Anglo Belgian Corporation (ABC), a medium speed engine manufacturer located in Ghent, Belgium, has received the official EU Stage V certificate for its DZC type engines. ABC is the first medium speed engine manufacturer to get Stage V certified.

EU Stage V is the latest emission standard according to EU2016/1628. This standard limits the emission of nitrogen oxides and particles (soot) to very low values. This applies to all NRMM (Non Road Mobile Machinery) including inland navigation.

Engine range up to 4000 kW

For new main and auxiliary engines with a power above 300 kW, the Stage V emission requirement came into force on the 1st of January 2020. This applies to all inland navigation engines for new builds as well as for repowering. The EU stage V engines for inland navigation are divided into several categories: IWP and IWA. ABC has a Stage V solution for both categories in an engine range up to 4000 kW. Because the engine and the aftertreatment system are perfectly aligned, the outcome is a strong emission reduction and a considerable additional fuel saving.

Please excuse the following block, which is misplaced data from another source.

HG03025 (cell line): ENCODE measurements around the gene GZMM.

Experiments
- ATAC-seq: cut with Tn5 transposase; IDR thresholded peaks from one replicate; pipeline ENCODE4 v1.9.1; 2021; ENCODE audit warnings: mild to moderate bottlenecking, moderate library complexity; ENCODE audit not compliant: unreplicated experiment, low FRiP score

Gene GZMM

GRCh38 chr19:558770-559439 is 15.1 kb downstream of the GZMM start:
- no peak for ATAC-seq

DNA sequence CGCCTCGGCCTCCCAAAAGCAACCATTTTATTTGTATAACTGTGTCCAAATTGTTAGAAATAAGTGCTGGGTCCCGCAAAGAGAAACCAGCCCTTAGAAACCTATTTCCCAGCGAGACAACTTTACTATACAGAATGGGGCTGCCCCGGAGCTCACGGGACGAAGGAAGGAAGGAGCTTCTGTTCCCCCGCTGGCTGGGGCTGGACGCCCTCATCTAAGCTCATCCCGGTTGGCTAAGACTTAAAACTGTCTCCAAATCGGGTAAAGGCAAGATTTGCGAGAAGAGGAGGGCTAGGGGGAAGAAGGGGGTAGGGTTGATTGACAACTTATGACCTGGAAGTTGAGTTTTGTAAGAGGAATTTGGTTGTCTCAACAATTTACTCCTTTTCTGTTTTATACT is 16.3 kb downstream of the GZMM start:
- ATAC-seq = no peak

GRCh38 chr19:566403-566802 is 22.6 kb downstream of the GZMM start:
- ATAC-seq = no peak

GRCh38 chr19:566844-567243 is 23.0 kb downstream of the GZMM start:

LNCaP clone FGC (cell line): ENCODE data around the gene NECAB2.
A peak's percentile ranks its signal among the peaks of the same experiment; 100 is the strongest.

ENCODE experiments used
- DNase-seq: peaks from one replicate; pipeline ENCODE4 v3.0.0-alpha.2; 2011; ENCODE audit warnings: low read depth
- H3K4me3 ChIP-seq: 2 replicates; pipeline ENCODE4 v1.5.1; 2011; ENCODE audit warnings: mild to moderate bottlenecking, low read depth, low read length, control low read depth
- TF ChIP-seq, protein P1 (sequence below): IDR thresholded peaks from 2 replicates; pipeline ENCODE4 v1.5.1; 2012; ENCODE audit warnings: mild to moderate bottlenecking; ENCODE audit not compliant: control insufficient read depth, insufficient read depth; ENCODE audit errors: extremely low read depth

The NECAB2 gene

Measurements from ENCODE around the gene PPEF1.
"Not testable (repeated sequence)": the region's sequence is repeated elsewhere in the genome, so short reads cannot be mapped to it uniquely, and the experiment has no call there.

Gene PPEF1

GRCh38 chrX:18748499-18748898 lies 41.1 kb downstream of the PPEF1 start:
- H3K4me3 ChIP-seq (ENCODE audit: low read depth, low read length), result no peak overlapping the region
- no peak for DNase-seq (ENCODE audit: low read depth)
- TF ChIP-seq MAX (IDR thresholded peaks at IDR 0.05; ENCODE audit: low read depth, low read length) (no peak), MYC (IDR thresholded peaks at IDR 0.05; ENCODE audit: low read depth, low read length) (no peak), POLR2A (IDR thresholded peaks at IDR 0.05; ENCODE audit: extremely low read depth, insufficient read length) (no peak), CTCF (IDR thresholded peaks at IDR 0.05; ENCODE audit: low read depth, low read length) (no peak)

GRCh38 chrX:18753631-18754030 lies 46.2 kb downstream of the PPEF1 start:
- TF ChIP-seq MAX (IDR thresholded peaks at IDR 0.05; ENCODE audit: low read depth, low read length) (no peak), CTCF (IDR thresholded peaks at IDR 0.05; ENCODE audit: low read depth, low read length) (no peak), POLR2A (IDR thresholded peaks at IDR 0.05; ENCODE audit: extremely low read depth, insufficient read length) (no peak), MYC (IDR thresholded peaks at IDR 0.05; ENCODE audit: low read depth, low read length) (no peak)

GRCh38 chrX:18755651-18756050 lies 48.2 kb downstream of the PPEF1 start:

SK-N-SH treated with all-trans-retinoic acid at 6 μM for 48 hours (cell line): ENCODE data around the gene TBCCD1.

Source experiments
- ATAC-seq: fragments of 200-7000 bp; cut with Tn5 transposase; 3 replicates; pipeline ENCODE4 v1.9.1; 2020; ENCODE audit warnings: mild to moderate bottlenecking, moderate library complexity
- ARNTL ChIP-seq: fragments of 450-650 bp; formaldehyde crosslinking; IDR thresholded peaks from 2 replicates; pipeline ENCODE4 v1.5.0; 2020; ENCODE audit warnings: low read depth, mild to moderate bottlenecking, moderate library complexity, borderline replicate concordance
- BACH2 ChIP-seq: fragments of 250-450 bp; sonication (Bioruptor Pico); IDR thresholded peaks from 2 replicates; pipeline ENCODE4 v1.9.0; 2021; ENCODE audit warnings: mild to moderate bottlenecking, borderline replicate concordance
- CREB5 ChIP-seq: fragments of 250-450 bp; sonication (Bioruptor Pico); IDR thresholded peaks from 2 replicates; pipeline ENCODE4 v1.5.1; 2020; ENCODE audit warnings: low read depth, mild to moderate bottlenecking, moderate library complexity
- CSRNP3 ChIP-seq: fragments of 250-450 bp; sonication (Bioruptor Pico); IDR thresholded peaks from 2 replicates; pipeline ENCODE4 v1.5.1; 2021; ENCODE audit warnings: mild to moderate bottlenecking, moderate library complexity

According to ABC, seagoing vessels can also make use of this development. These ships are currently regulated by less strict emission standards, but some operators consciously choose to further reduce their emissions. As a result of this development, they can meet the stricter ULEV (Ultra Low Emission Vessel) standards.

Also read: BeHydro launches 1-MW hydrogen-powered dual-fuel marine engine

Short chain

‘As a Belgian company, we are very proud of being the first in this segment to obtain a Stage V certificate,’ says Yannick Loulidi, development engineer EATS at ABC. ‘It was a challenge to go through the entire project. For EU Stage V we do not only have to meet certain emission requirements, but there are also very specific standards for monitoring the system. On top of that, there is also a follow-up of the engines during the production and implementation process. Our big advantage is that we combine the entire production, development and testing phase at the same facility in Ghent. This ensures a very short chain that allows us to monitor directly if necessary.’